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Mar. 18--LAKELAND, Fla. -- Hoping for a beach-ready body by summer?
The Florida Department of Citrus wants dieters to join its "90-Day Swimsuit Challenge" launched Wednesday at the Web site, www.grape fruiteveryday.com.
Log on and an animated cartoon character called Gigi will tell you how eating grapefruit or drinking grapefruit juice three times a day "can cause the pounds to drop."
Various grapefruit diets have been around for decades, but for the first time the industry has scientific proof that eating grapefruit spurs weight loss, and it hopes the campaign will increase slumping grapefruit-juice sales especially.
The Florida Citrus Commission, meeting in Lakeland Wednesday, heard the details of the grapefruit initiative, which includes a partnership with swimwear retailer Everything But Water. The 35-store business is offering $15 off swimwear to participants in the online 90-Day Swimsuit challenge.
Nicole LeBeau, the department's marketing communications manager, said results of a grapefruit diet pilot study showed those who consumed a steady diet of grapefruit or grapefruit juice lost an average of more than 3 pounds in 12 weeks. The study was headed by Dr. Ken Fujioka of the Nutrition and Metabolic Research Center at the Scripps Clinic in San Diego. The findings led to the creation of the weight loss Web site.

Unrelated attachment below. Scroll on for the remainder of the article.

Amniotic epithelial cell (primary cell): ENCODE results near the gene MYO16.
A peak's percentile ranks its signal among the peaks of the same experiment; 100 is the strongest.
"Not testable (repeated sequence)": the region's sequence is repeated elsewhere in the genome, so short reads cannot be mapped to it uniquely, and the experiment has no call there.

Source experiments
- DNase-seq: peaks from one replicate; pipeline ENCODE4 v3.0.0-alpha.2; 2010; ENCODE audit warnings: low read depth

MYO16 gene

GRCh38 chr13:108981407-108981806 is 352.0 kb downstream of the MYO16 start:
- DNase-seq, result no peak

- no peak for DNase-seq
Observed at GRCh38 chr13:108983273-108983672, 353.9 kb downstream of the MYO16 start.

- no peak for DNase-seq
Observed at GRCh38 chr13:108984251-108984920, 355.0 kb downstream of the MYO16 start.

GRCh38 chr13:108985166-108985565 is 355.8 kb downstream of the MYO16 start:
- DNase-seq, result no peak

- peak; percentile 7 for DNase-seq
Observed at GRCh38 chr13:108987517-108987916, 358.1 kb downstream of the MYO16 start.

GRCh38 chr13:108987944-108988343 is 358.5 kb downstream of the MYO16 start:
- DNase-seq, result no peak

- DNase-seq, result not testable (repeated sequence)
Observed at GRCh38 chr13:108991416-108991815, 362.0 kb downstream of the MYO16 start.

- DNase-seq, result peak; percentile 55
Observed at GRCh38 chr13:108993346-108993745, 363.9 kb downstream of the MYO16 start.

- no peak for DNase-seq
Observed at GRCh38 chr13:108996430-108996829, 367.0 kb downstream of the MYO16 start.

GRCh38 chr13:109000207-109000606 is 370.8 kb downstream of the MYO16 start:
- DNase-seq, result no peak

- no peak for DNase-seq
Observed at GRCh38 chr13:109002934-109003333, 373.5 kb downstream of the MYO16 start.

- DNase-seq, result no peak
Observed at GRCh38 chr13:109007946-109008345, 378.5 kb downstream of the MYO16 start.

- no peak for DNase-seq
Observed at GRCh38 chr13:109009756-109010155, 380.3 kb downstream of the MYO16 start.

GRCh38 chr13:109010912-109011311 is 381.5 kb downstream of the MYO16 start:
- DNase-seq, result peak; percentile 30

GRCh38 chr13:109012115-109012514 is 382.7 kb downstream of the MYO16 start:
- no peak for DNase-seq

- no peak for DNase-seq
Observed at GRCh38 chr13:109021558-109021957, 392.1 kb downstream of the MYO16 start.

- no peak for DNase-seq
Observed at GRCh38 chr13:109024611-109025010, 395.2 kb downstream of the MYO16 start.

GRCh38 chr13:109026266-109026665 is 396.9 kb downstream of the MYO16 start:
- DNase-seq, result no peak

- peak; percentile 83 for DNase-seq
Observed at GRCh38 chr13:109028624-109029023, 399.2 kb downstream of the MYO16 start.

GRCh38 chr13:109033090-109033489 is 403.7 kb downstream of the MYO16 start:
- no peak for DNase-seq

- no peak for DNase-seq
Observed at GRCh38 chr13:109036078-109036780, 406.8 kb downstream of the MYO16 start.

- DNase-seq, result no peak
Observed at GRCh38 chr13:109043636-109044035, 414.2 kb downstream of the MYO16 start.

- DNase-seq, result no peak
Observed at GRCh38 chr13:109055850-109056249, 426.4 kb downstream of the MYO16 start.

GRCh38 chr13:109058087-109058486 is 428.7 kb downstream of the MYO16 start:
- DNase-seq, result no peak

"Everybody wants to shape up for the summer, and by joining the 90-Day Swimsuit Challenge they don't have to do it alone," LeBeau said.
The decline in sales of grapefruit juice and orange juice over the past few years has Florida's citrus industry fighting back on both fronts.
Also under way: "Operation Orange Juice," designed to gain back consumers lost to the low-carb diets by emphasizing the many nutrients in orange juice.
But grapefruit juice has taken the hardest pounding. U.S. sales have fallen 38 percent in the past five years, Dan Gunter, director of economic and market research for the Florida Department of Citrus, told the commission.
"We are not getting the message out about grapefruit juice," Gunter said. "We have to tell them what it is and why they need it in their diet."
Operation Orange Juice, meanwhile, includes a television ad showing a man putting several different foods into a blender, including a rutabaga, liver, okra, oysters and Brussels sprouts. He tells the viewer that major nutrients found in those foods can be more conveniently consumed in orange juice. The ad is scheduled to begin airing April 19.
Ivy Levanthal, the citrus department's director of international marketing, said the public-relations portion of Operation Orange Juice will include a "Don't Be Fooled by Food Fiction" media blitz as part of the department's smart-carb outreach.
The department has budgeted $7 million for the orange juice advertising and public-relations campaigns through June.
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(c) 2004, The Palm Beach Post, Fla. Distributed by Knight Ridder/Tribune Business News.